Review—Dragon Age: Origins

8 06 2010

Yeah, I know it’s an old game now, but I wrote this a while back when I decided to be a real-life blogger. Take it for what it is. –Dustin


Dragon Age: Orgins might have the least original name for an RPG since Kill Mans with Swords, and there’s not too much new here in terms of fantasy elements: elves have long hair and bows, dwarves are short and carry axes, and orcs—ahem, hemlocks—pillage the land. Beyond that, however, this game is all originality (see what I did there?)

Bioware’s latest epic follows in its predecessors’ footsteps in giving the player a fantastic story wrapped in perfect role-playing mechanics. You take on the role of a Grey Warden, one of a long line of heroes tasked with protecting the land of Ferelden from the demonic Darkspawn hoard. After being betrayed by a powerful enemy, you’re tasked with uniting the various factions of the kingdom to take out—you guessed it—a giant dragon.

If you’ve played a Bioware game before, you know what to expect in the presentation: dialog trees and cut scenes that change based on the choices you make. And, yes, you can choose to be a noble hero or a bonafied bad-ass. But don’t think it’s as easy as “here’s a puppy: do you want to pet it or kick it?” In this game you’ll see nothing but shades of gray. Which flawed dwarven king will you support? Is the elf who asks you to help save his villagers hiding sins of his own? Only through multiple playthroughs will you learn the entire story of the Warden.

Where the story really shines, though, is through your party members. Not just silent attackers, your comrades have their own agendas and opinions on what goes on. Please them and they’ll fight to the end of the world for you, but piss them off and they’ll leave… or attack you outright. And none of them are left on the airship in this game—you’ll want to play with everyone, if only to learn more of their backstory or hear them banter with one another as you walk through towns.

All of them can be legitimately funny: from the wisecracking-rookie-cum-hero to the RPG-cliché-noticing-hermit-witch to the I-got-nothing-to-say-so-I’ll-brood-monosyllabically warrior, each character has moments that will make you laugh. And don’t be surprised if some of the characters turn out to be something other than what they seem—and if the things you do influence them to embrace a different attitude.

And, of course, there are more intimate rewards if you please certain party members. The romances aren’t just races toward a sex scene in this game. In Origins you actually maintain a relationship with a significant other or two, and watch that relationship grow and even affect the ending of the game if you play your cards right.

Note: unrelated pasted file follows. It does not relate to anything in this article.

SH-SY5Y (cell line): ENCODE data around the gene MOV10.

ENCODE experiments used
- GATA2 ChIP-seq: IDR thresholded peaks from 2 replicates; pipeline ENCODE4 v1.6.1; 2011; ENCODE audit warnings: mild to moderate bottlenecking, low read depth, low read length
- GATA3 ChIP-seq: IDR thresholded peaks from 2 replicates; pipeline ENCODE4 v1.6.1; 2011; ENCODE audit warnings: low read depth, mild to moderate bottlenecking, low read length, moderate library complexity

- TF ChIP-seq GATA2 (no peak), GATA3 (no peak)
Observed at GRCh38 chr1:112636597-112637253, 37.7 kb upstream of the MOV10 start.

Of course, we aren’t talking about a movie here. What’s a game without solid mechanics? Dragon Age: Origins is played out in modern RPG fashion, with real time battles that you can pause to issue commands to your party members. The game’s three classes play differently enough to warrant multiple playthroughs (as if the branching story wouldn’t do that on its own) and you’ll spend countless hours searching for loot and solving sidequests.

The game isn’t perfect, however. The difficulty can vary wildly from room to room, going from a cakewalk to a nightmare with no warning (read: save often). This is made all the tougher by the fact that revival magic for fallen comrades is extremely hard to come by, and can be missed altogether in a single playthrough. The inventory system is serviceable, but takes some getting used to. The games looks about as good as Mass Effect (1)—which was a good-looking game four years ago. And in an RPG where everything you do has consequences, why is there no final moment with your significant other?

These are just a few fine points, however. In general you have a rock-solid game with a fantastic cast of characters, killer voice acting, hours of varied side quests, and a story that’ll keep you coming back for more (which is good, as the game has a two-year DLC plan). What more do you look for in an RPG?




Leave a Reply

Fill in your details below or click an icon to log in: Logo

You are commenting using your account. Log Out /  Change )

Google+ photo

You are commenting using your Google+ account. Log Out /  Change )

Twitter picture

You are commenting using your Twitter account. Log Out /  Change )

Facebook photo

You are commenting using your Facebook account. Log Out /  Change )

Connecting to %s

%d bloggers like this: